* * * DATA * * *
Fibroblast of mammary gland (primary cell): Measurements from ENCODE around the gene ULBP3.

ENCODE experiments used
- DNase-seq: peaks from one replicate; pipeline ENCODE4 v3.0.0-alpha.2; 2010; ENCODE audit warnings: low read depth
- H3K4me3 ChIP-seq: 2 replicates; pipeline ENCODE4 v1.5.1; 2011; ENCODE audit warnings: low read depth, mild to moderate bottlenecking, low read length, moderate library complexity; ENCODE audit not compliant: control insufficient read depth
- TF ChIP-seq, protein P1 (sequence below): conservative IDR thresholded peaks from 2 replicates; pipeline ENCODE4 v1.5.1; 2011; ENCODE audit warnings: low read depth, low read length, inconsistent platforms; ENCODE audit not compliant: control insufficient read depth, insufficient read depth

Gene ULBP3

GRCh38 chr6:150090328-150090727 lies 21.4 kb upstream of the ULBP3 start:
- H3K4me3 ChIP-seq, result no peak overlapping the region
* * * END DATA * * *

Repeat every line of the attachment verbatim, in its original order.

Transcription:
Fibroblast of mammary gland (primary cell): Measurements from ENCODE around the gene ULBP3.

ENCODE experiments used
- DNase-seq: peaks from one replicate; pipeline ENCODE4 v3.0.0-alpha.2; 2010; ENCODE audit warnings: low read depth
- H3K4me3 ChIP-seq: 2 replicates; pipeline ENCODE4 v1.5.1; 2011; ENCODE audit warnings: low read depth, mild to moderate bottlenecking, low read length, moderate library complexity; ENCODE audit not compliant: control insufficient read depth
- TF ChIP-seq, protein P1 (sequence below): conservative IDR thresholded peaks from 2 replicates; pipeline ENCODE4 v1.5.1; 2011; ENCODE audit warnings: low read depth, low read length, inconsistent platforms; ENCODE audit not compliant: control insufficient read depth, insufficient read depth

Gene ULBP3

GRCh38 chr6:150090328-150090727 lies 21.4 kb upstream of the ULBP3 start:
- H3K4me3 ChIP-seq, result no peak overlapping the region